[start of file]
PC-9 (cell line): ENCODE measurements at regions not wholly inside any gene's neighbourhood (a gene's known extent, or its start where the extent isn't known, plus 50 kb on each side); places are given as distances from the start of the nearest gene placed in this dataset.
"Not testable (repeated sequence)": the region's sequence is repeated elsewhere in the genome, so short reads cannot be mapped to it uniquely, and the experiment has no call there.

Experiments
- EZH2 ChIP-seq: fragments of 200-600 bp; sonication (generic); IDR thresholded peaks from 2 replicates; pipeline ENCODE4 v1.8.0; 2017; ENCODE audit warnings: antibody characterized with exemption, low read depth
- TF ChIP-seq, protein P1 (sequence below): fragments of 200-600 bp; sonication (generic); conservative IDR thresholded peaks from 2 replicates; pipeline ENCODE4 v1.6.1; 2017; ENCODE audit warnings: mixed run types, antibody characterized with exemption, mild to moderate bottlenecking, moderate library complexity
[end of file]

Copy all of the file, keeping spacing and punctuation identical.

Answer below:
PC-9 (cell line): ENCODE measurements at regions not wholly inside any gene's neighbourhood (a gene's known extent, or its start where the extent isn't known, plus 50 kb on each side); places are given as distances from the start of the nearest gene placed in this dataset.
"Not testable (repeated sequence)": the region's sequence is repeated elsewhere in the genome, so short reads cannot be mapped to it uniquely, and the experiment has no call there.

Experiments
- EZH2 ChIP-seq: fragments of 200-600 bp; sonication (generic); IDR thresholded peaks from 2 replicates; pipeline ENCODE4 v1.8.0; 2017; ENCODE audit warnings: antibody characterized with exemption, low read depth
- TF ChIP-seq, protein P1 (sequence below): fragments of 200-600 bp; sonication (generic); conservative IDR thresholded peaks from 2 replicates; pipeline ENCODE4 v1.6.1; 2017; ENCODE audit warnings: mixed run types, antibody characterized with exemption, mild to moderate bottlenecking, moderate library complexity